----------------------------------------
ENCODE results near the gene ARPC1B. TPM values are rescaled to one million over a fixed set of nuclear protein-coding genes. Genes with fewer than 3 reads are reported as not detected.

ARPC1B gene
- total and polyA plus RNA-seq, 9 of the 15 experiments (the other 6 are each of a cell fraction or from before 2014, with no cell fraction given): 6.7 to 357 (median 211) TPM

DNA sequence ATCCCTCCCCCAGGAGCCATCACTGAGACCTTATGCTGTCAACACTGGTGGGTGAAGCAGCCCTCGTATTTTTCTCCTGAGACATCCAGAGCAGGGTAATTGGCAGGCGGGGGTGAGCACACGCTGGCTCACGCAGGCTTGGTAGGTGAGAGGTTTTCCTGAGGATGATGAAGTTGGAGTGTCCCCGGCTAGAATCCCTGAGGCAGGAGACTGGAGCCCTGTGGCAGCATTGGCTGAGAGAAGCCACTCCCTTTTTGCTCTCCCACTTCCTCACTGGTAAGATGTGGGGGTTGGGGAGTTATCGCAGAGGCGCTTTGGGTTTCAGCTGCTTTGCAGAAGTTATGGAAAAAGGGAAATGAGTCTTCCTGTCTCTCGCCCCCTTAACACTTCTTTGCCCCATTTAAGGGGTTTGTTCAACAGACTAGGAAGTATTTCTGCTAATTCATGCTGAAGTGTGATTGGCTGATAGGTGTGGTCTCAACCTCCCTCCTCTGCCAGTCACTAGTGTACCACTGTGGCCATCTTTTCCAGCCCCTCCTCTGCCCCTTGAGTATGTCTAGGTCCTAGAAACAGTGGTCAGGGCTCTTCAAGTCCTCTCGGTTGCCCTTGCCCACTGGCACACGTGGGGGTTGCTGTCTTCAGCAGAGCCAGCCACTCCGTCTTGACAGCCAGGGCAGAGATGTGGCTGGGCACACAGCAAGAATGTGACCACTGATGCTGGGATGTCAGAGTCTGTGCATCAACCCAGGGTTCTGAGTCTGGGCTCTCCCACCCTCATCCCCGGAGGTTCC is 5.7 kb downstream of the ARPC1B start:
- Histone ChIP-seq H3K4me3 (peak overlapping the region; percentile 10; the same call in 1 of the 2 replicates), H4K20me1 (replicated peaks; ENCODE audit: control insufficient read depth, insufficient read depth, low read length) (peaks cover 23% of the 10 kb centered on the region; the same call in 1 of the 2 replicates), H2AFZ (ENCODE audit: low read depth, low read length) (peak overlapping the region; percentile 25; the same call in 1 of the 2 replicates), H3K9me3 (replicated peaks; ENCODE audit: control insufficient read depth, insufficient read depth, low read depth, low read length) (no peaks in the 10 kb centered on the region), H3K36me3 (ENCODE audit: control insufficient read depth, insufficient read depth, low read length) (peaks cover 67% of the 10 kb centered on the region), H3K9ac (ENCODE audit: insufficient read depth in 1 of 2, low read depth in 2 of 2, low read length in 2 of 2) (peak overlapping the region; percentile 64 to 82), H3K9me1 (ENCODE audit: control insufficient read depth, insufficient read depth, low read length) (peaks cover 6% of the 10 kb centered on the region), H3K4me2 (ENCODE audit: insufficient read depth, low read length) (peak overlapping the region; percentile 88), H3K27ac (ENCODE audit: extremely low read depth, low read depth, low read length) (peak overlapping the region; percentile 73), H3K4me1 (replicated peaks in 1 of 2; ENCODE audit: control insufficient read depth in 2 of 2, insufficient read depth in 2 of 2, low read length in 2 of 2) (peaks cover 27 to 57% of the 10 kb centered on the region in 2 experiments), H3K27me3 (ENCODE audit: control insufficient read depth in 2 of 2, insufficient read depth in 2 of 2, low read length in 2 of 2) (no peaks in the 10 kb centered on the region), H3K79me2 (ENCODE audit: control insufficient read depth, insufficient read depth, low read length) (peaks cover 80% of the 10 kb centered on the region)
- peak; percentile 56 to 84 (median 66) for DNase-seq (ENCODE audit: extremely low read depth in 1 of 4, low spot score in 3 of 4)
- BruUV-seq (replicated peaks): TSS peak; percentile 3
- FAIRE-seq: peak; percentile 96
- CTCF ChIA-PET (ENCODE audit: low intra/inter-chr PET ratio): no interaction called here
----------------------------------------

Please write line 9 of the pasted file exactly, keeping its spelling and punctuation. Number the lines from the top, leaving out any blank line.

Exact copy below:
- CTCF ChIA-PET (ENCODE audit: low intra/inter-chr PET ratio): no interaction called here